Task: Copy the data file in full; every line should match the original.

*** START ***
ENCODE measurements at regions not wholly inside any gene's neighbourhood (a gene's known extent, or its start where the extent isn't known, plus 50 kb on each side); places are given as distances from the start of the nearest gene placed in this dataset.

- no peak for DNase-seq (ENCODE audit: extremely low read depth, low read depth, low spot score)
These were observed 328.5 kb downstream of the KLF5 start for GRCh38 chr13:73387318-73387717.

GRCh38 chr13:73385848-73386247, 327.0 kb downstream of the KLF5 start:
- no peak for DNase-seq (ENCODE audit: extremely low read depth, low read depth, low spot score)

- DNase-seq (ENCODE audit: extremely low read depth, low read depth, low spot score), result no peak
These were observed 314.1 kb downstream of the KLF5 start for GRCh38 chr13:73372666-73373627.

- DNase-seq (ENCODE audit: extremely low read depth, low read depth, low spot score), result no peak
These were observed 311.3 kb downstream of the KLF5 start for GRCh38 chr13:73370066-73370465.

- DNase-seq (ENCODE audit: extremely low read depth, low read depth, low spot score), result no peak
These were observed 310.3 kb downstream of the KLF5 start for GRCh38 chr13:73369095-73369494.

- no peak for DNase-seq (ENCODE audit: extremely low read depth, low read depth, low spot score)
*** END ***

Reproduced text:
ENCODE measurements at regions not wholly inside any gene's neighbourhood (a gene's known extent, or its start where the extent isn't known, plus 50 kb on each side); places are given as distances from the start of the nearest gene placed in this dataset.

- no peak for DNase-seq (ENCODE audit: extremely low read depth, low read depth, low spot score)
These were observed 328.5 kb downstream of the KLF5 start for GRCh38 chr13:73387318-73387717.

GRCh38 chr13:73385848-73386247, 327.0 kb downstream of the KLF5 start:
- no peak for DNase-seq (ENCODE audit: extremely low read depth, low read depth, low spot score)

- DNase-seq (ENCODE audit: extremely low read depth, low read depth, low spot score), result no peak
These were observed 314.1 kb downstream of the KLF5 start for GRCh38 chr13:73372666-73373627.

- DNase-seq (ENCODE audit: extremely low read depth, low read depth, low spot score), result no peak
These were observed 311.3 kb downstream of the KLF5 start for GRCh38 chr13:73370066-73370465.

- DNase-seq (ENCODE audit: extremely low read depth, low read depth, low spot score), result no peak
These were observed 310.3 kb downstream of the KLF5 start for GRCh38 chr13:73369095-73369494.

- no peak for DNase-seq (ENCODE audit: extremely low read depth, low read depth, low spot score)